The Relation of Homeopathy to Pathology (1902)

Under its benign sway the diagnosis carries the remedy, which will take you back to health or some other place; we even have a new school of specificists that has shifted the matter upon the other shoulder and prescribes for conditions and clinical symptoms….

Ever since the promulgation of the law of Similia, as the only true method of cure, there has been a cleavage more or less wide between the pathological wing of our school, led by men like Hughes and the symptomatologists, the latter taking their cue from Hahnemann’s later and latest utterances.

The distinction between these factions has always lain in the appreciation of the Materia Medica as handed down to us by the master and his successors. Personally Hahnemann, in his later years, denounced the deductions of the pathologists and eclectics, and Lippe in this country followed closely in his footsteps. Hering seemed to occupy a middle ground, his labors towards the enrichment of our available knowledge have been rich in results; his greatest error consisted in the admission of many clinical symptoms and failing to make a clear distinction between pathogenetic and clinical origins. He seems, at times, to have been unduly credulous.

A modality may be, and often is, of necessity clinical, but a clinical symptom should never be admitted as such to the scheme of any remedy. Almost every such symptom is already a deduction from a premise and to continue this process ad infinitum can only lead to the vilest empiricism and greatest uncertainty. It is no argument to say that many symptoms of the Chronic Diseases have been attained from the sick, for a careful reading of that great work will convince any one that no true clinical symptom is contained in its pathogeneses, but that they are confined to the prefaces.

The doubtful ones of the text are very evidently gleaned as provings, during the administration of remedies to the sick; this process all of us have seen and know it to be most reliable, for at such times the vital force is hypersensitive and its oscillations quickly respond to those of a synchronal remedy, producing the finer symptoms not otherwise obtainable. The accurate outlining of curative action is clearly beyond the scope of the finite mind.

Hahnemann despaired of curing extreme varicose conditions, ulcers, veins, etc., but the powers of Vipera, Hamamelis and Fluoric acid were unknown to him. We now cure these things just as certainly as we do many others of more apparent promise; this is one of the crowning glories of homeopathy; the application of these remedies to aneurismal conditions of the cardiac or cerebral regions is not yet demonstrated but constitutes the next step and is clearly foreshadowed in their provings. In the venous sphere the highest potencies, at long intervals, have yielded most brilliant results; in aneurismal dilatation a like precedent is indicated.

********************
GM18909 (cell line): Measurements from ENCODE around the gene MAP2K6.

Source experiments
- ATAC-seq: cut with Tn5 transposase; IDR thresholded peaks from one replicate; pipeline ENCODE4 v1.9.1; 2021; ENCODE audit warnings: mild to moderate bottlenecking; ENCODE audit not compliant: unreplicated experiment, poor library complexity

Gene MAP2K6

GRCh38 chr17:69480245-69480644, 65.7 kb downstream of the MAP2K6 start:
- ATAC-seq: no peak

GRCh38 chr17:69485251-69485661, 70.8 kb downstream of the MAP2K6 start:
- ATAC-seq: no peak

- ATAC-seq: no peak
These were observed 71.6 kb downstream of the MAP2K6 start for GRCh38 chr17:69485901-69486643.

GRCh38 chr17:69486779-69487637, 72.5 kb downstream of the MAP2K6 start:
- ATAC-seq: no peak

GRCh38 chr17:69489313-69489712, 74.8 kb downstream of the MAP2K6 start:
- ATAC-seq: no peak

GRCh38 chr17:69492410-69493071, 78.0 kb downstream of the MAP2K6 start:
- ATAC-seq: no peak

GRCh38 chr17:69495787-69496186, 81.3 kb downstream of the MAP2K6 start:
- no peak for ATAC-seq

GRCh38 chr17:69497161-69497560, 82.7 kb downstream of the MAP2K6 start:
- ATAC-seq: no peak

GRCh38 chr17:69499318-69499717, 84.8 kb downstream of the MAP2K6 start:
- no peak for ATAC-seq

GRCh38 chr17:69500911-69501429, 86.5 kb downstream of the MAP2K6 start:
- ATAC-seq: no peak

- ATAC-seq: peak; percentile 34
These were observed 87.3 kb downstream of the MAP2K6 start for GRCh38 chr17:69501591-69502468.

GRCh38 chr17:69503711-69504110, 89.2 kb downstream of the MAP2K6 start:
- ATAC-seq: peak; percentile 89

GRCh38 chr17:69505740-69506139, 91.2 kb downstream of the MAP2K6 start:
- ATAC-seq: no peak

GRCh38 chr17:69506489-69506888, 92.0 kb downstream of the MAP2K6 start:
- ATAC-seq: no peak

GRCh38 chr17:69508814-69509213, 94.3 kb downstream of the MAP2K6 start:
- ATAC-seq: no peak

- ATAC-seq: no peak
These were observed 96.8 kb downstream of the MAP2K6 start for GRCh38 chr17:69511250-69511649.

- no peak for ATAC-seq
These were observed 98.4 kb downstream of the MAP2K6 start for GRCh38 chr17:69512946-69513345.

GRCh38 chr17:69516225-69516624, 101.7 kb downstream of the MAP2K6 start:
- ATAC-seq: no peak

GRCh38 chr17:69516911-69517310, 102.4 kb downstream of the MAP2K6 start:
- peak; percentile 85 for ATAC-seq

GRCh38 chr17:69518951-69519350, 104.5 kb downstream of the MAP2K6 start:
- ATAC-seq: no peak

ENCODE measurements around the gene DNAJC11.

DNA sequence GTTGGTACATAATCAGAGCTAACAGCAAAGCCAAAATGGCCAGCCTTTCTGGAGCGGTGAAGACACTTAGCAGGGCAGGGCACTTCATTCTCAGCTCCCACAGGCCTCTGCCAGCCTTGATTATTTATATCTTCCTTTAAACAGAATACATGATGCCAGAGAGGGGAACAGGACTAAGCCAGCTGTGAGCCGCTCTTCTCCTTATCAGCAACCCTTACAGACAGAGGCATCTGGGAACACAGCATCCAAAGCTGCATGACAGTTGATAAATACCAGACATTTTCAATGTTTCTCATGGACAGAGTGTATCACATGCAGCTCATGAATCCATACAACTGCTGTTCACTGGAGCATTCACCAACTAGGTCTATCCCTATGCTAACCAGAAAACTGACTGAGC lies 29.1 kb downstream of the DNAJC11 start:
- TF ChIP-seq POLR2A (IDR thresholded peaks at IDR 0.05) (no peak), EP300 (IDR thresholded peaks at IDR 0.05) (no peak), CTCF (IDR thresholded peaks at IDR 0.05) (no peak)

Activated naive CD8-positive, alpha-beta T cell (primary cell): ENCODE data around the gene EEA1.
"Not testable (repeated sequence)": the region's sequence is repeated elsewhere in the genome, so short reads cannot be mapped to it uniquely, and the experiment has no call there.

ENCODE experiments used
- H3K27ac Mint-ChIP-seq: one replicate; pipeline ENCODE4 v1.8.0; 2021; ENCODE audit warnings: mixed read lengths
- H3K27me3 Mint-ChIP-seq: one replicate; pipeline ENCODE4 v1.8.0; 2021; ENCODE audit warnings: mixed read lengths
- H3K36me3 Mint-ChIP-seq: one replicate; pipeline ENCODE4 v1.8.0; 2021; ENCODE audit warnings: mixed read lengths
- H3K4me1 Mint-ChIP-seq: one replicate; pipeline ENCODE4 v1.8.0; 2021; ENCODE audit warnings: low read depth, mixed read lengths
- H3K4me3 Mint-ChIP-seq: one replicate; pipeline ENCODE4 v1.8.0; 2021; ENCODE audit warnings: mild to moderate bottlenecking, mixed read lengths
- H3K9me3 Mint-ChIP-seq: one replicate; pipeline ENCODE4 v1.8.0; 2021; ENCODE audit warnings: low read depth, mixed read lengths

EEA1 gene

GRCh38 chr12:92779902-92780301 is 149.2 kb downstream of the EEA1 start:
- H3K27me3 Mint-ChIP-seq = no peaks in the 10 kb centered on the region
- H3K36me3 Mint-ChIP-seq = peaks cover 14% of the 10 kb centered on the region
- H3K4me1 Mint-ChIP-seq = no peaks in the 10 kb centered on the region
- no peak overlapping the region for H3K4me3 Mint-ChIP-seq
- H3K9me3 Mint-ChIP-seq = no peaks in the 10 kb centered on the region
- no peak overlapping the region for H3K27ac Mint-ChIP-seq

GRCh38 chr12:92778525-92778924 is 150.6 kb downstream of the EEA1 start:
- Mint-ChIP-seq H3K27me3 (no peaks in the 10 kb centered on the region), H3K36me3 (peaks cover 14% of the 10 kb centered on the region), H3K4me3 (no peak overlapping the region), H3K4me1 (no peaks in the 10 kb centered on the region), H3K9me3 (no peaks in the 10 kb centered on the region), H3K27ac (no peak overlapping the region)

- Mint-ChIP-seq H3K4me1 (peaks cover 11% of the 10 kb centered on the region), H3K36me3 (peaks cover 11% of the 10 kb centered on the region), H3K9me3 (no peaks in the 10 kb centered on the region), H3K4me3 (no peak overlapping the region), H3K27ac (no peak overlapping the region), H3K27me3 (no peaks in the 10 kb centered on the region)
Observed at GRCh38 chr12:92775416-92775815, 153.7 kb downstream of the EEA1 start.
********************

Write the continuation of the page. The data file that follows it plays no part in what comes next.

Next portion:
The deduction that Hypericum must prove useful in tetanus of a certain type has borne abundant fruit, and now every practitioner of large experience recognises its power. Latterly the bacteriologists tell us that tetanus bacilli cannot live in a highly oxygenated medium; now the volatile oil of Hypericum is a terbene, one of the oxygenated oils. This is cited merely to show what is constantly happening; indicated remedies attain a certain celebrity; presently the pathologist or bacteriologist discovers in part why this is so, and lo! a specific is born. What memories throng my mind at the sound of that conjuring word.

I see the numberless host of syphilitics with dropped teeth and hair, chins running with slaver, their nights rendered hideous by periosteal pains, tottering into mental imbecility, all because Mercury is specific for syphilis; I look again and see jaundiced, sallow, wan faces with potbellies from ague cake or swollen livers, shivering with every cool breath of air or drenched with sweat from the least exertion; they urinate blood or pass lienteric stools so great is their debility, all because Quinine is specific for chills and fever. Take a last look and behold a vast host of sodden stupid faces, note how they walk, as if in dreamland, but always with bowed heads and stooping shoulders; their shifting glances reveal their cunning, lying dispositions, all because Morphine is specific for pain.

Kind friends, such are some of the gross effects of specific treatment. Under its benign sway the diagnosis carries the remedy, which will take you back to health or some other place; we even have a new school of specificists that has shifted the matter upon the other shoulder and prescribes for conditions and clinical symptoms. Patients do not count particularly, but immediate palliation must be had at all costs; as for doses the rankest allopath is not in it, they literally follow the old saw: